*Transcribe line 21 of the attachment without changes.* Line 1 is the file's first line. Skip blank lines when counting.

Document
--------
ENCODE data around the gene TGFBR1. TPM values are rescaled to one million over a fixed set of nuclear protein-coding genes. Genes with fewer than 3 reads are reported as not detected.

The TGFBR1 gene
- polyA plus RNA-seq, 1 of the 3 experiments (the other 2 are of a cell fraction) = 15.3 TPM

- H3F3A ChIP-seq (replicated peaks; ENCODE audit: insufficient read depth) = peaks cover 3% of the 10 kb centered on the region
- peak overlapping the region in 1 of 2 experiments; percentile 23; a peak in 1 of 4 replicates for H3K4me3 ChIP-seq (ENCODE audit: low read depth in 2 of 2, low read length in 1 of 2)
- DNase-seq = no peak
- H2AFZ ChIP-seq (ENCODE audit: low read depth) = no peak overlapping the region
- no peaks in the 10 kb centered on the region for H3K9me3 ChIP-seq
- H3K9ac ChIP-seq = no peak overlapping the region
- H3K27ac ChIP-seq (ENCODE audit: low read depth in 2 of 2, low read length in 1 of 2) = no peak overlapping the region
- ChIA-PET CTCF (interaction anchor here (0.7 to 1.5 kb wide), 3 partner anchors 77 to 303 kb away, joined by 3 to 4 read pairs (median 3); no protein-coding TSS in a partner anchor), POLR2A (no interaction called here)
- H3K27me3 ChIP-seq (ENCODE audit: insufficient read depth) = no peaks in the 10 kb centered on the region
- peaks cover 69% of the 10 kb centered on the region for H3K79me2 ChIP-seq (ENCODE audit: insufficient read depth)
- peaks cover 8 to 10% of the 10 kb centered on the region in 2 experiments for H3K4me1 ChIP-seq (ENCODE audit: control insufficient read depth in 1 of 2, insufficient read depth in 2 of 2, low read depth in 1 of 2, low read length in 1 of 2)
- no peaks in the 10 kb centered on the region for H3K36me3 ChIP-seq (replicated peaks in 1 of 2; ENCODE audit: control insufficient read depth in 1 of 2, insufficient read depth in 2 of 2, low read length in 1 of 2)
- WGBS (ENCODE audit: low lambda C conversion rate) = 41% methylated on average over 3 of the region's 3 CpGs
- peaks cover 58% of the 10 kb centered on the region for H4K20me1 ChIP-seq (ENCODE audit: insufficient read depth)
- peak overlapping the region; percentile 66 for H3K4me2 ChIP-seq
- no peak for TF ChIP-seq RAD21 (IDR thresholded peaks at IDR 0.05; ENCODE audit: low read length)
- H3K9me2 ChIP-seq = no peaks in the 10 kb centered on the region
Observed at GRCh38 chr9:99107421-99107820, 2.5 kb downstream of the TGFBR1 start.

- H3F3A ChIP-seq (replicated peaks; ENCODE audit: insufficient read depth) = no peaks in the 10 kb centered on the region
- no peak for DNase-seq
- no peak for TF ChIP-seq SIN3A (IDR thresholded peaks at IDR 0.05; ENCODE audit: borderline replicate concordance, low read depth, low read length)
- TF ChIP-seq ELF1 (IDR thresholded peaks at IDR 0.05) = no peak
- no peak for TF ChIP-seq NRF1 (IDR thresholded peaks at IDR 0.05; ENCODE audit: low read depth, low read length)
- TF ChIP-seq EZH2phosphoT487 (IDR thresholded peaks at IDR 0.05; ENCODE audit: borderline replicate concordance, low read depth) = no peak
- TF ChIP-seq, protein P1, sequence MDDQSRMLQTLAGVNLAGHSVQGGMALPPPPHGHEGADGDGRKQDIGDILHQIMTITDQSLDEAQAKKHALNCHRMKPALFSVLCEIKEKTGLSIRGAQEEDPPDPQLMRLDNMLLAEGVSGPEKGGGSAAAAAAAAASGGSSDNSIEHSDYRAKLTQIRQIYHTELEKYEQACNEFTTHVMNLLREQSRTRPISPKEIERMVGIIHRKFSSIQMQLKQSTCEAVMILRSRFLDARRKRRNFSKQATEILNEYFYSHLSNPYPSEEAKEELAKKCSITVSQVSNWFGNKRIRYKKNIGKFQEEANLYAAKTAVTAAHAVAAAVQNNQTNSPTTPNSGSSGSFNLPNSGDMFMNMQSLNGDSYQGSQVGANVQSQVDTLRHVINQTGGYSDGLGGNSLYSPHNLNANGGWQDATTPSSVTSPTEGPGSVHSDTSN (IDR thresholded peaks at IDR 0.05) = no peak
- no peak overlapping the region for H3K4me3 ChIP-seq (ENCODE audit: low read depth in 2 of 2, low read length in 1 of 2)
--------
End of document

Observed at GRCh38 chr9:99107421-99107820, 2.5 kb downstream of the TGFBR1 start.